Connie had cerebral palsy. "Spastic diplegia" on the death certificate confirms that explanation for her problems with walking as this form of cerebral palsy affects the legs and walking. The photograph showing her leaning against a chair, apparently illustrates a typical attitude for such a sufferer.  It is quite likely that her intelligence was normal.
I'd love to tell you more of this sweet little girl who was obviously adored by all in the Lamin Family but there is no more and there's no one else to ask. Anything more must be largely speculation and guesswork.

I have no clues as to where the "Wilkinson" part of her name came from. It could be a link to the father. Maybe he was able to pay something towards Connie's upkeep. As a schoolteacher and later, as a junior nurse or midwife, Kate would not have been well paid, yet there were expensive studio photographs taken and Connie was sent away to boarding school in Liverpool. The outfits we see her in were quite smart. Note the beautiful boots.

A phone call to the council offices for Ilkeston located her grave in the main cemetery in the town. I duly visited and photographed the grave that she shared with her mother, my great aunt Kate. Another emotional interlude.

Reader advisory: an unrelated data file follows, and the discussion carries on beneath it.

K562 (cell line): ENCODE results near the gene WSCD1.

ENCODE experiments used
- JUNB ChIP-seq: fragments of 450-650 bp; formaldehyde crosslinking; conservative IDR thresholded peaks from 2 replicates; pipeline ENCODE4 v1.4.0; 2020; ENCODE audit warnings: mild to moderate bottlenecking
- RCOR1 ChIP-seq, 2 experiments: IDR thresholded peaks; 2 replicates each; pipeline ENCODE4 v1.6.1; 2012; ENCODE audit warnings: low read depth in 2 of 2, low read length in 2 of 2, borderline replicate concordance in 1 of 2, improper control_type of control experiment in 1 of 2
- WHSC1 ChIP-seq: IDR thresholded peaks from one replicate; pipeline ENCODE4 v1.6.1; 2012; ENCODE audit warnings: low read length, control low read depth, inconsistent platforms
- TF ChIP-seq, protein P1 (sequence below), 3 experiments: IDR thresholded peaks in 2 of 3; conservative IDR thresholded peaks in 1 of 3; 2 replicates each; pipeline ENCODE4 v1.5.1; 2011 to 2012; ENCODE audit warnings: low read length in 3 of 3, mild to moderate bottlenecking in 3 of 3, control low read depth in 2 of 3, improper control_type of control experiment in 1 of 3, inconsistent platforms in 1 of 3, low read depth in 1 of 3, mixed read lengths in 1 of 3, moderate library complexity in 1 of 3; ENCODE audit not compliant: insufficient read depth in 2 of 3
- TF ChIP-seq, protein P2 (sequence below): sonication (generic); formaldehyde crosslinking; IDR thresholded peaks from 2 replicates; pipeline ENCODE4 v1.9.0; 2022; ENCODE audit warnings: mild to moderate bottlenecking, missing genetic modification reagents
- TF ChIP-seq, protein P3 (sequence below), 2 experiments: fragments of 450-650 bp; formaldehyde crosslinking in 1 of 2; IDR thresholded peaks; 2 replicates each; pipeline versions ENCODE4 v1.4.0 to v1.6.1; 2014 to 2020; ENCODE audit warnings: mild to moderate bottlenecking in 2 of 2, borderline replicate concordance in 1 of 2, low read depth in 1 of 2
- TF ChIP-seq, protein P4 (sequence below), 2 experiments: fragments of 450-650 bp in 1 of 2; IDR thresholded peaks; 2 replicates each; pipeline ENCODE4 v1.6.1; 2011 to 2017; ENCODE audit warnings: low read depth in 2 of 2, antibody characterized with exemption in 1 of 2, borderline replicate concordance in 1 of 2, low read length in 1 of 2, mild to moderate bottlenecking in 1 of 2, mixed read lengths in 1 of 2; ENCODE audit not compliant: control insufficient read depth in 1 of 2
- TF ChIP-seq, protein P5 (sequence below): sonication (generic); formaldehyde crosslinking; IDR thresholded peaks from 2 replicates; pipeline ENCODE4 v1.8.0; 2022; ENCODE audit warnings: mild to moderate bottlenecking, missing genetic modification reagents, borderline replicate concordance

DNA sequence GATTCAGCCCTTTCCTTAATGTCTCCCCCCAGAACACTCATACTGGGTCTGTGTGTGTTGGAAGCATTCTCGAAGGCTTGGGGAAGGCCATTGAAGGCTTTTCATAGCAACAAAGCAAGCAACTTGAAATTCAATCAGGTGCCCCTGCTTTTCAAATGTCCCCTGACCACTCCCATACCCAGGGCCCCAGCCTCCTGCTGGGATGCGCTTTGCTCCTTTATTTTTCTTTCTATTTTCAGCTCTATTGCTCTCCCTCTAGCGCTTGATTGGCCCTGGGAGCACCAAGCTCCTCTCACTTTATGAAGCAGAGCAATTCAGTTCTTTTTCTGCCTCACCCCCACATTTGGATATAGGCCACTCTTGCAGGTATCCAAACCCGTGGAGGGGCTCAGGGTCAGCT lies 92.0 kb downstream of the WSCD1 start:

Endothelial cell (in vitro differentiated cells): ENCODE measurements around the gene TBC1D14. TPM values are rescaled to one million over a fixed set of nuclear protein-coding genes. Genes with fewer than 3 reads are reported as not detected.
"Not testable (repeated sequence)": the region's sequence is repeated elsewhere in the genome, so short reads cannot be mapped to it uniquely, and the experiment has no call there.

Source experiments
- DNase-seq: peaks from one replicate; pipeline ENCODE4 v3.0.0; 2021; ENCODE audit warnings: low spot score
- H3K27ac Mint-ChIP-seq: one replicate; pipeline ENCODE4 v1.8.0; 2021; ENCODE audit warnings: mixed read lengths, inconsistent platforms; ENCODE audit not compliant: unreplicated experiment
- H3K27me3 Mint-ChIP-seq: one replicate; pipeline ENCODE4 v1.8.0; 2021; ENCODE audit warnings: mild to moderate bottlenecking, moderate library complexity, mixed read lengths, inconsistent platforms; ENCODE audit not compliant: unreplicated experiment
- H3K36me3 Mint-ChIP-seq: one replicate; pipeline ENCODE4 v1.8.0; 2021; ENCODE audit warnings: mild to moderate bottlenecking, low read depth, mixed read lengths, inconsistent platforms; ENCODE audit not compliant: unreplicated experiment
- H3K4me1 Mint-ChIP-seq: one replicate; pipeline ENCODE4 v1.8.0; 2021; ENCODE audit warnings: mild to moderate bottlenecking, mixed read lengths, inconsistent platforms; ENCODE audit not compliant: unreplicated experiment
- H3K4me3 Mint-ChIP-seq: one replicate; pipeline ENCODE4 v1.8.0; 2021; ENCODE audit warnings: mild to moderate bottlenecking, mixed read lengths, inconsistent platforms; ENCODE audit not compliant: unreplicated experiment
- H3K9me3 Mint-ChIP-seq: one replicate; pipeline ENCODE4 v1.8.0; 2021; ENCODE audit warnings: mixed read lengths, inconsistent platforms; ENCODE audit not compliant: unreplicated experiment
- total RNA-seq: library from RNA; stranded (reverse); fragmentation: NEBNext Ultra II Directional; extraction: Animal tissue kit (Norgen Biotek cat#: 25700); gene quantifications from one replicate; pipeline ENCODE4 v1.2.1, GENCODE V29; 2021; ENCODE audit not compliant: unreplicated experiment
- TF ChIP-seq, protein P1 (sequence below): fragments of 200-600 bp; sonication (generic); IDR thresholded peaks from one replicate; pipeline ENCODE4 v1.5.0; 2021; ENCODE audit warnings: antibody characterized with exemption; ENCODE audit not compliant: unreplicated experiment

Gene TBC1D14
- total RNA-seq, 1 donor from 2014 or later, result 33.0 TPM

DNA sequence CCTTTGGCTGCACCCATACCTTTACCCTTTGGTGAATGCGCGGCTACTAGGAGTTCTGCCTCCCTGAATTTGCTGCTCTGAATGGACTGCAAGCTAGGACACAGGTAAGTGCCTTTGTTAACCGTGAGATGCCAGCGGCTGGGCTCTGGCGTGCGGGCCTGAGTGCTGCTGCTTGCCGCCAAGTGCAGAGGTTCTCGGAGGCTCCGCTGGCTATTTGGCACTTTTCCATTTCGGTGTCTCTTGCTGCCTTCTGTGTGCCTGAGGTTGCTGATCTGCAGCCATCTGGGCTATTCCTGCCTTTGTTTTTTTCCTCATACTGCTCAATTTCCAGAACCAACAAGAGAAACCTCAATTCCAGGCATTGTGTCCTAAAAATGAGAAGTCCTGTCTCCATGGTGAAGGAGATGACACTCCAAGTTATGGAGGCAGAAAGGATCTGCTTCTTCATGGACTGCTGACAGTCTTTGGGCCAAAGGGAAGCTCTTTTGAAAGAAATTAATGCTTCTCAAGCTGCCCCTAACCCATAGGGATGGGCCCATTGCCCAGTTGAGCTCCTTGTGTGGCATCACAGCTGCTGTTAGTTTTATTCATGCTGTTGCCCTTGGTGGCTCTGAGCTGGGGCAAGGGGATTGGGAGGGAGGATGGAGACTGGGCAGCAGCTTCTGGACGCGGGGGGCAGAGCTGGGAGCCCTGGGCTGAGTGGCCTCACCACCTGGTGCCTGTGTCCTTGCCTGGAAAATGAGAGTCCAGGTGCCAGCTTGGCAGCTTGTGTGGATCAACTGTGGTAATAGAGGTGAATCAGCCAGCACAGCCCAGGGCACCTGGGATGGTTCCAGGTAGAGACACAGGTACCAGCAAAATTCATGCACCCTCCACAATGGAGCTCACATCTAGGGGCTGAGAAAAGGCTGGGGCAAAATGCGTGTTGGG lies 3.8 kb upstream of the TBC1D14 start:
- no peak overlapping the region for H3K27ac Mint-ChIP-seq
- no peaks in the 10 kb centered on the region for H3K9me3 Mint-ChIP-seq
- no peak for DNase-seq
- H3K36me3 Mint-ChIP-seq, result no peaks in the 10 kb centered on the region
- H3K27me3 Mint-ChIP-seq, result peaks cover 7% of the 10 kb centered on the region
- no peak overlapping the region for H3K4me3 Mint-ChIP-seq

I now feel that I know her quite well. It's recorded by Harry that she and Willie were great friends. Harry and Ethel loved her dearly and she was obviously in Harry's thoughts through his tribulations in the Great War. I don't think she ever walked properly.

The inscription on her gravestone reads "Peace".

Next week - Annie

Harry's Song

As the first "extra", I'll post Harry's Song.

It may not be a masterpiece, but after being told all my life that music wasn't my forte, (thank you Nottingham High School) I'm extremely proud of producing something that Harry's experiences initiated. Thanks to Shaz Adams, the singer.

Anyway, you don't have to listen. Turn the sound down and watch the slide show of images from the book and blog.

Positive comments would be astonishing.

Next week, Constance Wilkinson Lamin (Connie). BL

Harry's Home. The last letter, 12th January 1920

Jan 12th/ 1920

19 Mill Street

Dear Jack